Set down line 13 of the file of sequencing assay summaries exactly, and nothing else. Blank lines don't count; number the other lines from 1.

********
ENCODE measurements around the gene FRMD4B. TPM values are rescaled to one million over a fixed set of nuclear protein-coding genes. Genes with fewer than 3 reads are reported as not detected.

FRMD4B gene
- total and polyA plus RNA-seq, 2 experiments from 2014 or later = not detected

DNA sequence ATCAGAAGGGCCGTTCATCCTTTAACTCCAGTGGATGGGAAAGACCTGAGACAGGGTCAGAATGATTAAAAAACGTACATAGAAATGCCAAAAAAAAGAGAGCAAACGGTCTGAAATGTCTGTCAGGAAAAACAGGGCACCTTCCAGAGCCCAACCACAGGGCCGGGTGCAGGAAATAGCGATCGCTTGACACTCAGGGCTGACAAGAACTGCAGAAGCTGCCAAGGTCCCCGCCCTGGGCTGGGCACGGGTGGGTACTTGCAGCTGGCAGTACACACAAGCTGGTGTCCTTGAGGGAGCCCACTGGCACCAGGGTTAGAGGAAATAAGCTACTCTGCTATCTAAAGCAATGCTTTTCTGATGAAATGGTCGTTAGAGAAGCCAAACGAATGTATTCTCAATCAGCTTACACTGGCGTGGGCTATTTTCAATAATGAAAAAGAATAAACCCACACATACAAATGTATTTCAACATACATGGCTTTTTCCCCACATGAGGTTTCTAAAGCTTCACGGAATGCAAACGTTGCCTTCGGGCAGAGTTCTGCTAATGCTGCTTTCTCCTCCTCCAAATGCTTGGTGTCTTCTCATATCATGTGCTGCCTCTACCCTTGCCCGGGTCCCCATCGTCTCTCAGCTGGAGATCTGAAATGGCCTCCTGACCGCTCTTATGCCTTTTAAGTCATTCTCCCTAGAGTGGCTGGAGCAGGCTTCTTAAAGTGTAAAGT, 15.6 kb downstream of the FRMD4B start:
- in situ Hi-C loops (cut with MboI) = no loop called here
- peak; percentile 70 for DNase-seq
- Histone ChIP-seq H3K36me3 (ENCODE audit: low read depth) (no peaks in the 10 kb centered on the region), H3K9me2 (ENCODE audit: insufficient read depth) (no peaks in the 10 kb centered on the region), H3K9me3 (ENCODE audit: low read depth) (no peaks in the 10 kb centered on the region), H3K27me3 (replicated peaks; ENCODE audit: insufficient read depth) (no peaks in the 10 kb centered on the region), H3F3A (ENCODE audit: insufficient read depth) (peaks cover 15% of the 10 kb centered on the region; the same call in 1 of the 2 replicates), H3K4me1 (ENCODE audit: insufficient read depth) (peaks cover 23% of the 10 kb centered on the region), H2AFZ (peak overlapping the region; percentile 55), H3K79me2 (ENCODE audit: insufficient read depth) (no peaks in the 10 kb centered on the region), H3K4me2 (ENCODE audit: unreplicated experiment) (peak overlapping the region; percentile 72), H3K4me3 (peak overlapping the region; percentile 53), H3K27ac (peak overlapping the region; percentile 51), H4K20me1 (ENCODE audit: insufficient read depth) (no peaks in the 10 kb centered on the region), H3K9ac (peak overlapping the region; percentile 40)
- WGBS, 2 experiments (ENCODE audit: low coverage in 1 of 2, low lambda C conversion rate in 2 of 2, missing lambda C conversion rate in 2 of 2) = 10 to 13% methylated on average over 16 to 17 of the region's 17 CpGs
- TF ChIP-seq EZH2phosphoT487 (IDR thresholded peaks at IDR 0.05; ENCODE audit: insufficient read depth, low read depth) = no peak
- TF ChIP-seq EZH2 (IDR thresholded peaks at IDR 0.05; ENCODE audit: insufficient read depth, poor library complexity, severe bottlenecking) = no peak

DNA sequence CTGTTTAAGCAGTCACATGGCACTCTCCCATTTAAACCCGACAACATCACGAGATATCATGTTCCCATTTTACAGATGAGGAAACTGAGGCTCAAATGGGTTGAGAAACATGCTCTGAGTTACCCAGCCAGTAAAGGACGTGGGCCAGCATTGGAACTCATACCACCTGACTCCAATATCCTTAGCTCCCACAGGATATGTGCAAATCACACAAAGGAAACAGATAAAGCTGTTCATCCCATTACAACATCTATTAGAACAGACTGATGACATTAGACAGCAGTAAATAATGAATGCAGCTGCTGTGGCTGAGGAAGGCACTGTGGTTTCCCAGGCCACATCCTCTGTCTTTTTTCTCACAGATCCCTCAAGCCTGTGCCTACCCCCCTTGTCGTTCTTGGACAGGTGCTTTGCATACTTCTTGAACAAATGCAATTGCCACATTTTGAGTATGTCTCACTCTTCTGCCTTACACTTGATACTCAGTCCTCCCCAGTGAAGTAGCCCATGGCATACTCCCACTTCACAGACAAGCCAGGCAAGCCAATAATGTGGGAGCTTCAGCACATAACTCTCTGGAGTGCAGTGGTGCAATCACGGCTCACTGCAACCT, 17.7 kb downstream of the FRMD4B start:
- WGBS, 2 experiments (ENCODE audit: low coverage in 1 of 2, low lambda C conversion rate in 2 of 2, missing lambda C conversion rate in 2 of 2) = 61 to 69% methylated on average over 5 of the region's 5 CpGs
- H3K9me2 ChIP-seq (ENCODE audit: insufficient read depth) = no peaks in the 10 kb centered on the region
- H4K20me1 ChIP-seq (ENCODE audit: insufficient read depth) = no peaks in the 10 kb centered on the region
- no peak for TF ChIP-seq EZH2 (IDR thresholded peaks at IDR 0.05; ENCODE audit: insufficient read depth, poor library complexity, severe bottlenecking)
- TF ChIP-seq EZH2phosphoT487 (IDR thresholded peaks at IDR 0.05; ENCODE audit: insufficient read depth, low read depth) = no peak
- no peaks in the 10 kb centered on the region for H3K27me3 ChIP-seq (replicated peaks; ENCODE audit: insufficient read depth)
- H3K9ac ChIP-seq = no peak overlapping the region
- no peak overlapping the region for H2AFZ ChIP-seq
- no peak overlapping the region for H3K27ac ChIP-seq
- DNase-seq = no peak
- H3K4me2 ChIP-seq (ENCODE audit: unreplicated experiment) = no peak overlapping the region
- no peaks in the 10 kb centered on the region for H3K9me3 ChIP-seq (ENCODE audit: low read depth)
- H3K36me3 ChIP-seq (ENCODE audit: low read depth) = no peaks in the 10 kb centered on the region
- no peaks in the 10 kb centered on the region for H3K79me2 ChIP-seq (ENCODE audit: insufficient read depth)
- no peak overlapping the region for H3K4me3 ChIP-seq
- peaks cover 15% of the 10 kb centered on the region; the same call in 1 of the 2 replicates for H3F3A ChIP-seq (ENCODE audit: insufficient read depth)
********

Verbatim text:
- H3K9me2 ChIP-seq (ENCODE audit: insufficient read depth) = no peaks in the 10 kb centered on the region